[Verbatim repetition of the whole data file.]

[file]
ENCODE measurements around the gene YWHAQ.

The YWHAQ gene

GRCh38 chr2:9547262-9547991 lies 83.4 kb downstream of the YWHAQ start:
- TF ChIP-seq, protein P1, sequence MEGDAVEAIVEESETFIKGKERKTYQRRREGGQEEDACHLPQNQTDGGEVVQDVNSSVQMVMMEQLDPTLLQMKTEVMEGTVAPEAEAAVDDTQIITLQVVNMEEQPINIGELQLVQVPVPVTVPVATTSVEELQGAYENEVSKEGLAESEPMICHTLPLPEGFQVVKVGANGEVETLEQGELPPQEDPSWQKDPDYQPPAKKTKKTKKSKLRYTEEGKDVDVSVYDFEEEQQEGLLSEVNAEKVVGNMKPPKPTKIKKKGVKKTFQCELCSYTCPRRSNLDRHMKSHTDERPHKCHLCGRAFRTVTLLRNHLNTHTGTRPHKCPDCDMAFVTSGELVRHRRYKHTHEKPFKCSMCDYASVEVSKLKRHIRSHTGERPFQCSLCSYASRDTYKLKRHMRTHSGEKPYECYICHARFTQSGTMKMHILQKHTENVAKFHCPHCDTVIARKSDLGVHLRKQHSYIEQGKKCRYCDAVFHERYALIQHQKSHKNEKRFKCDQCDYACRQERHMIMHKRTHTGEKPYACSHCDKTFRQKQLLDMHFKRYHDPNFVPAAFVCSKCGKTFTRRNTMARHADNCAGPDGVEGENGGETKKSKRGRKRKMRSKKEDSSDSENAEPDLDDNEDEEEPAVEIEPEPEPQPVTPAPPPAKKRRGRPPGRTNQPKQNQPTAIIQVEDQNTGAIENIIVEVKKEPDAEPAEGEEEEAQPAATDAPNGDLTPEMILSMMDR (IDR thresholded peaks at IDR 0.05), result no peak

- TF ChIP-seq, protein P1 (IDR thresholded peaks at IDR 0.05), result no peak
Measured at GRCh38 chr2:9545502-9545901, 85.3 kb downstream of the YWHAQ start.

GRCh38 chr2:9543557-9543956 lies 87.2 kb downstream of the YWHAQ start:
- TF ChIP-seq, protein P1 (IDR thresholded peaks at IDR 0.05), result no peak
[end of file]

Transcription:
ENCODE measurements around the gene YWHAQ.

The YWHAQ gene

GRCh38 chr2:9547262-9547991 lies 83.4 kb downstream of the YWHAQ start:
- TF ChIP-seq, protein P1, sequence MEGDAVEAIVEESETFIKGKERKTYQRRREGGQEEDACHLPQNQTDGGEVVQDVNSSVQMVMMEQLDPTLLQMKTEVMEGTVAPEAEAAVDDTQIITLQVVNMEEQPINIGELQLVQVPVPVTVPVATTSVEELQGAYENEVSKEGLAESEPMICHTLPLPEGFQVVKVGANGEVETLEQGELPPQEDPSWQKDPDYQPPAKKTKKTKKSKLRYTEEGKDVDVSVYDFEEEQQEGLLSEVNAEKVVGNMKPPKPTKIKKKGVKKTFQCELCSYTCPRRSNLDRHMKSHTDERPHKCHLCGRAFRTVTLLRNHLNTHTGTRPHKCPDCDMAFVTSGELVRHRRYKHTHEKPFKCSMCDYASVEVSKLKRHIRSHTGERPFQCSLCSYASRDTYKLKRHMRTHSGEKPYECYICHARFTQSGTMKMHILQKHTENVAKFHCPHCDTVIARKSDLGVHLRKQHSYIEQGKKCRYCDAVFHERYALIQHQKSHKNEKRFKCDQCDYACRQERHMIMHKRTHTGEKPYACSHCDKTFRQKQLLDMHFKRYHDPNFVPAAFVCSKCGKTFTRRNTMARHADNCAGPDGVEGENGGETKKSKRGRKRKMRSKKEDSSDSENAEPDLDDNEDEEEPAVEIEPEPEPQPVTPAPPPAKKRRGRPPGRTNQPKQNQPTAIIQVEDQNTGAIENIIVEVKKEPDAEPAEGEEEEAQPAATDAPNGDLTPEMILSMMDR (IDR thresholded peaks at IDR 0.05), result no peak

- TF ChIP-seq, protein P1 (IDR thresholded peaks at IDR 0.05), result no peak
Measured at GRCh38 chr2:9545502-9545901, 85.3 kb downstream of the YWHAQ start.

GRCh38 chr2:9543557-9543956 lies 87.2 kb downstream of the YWHAQ start:
- TF ChIP-seq, protein P1 (IDR thresholded peaks at IDR 0.05), result no peak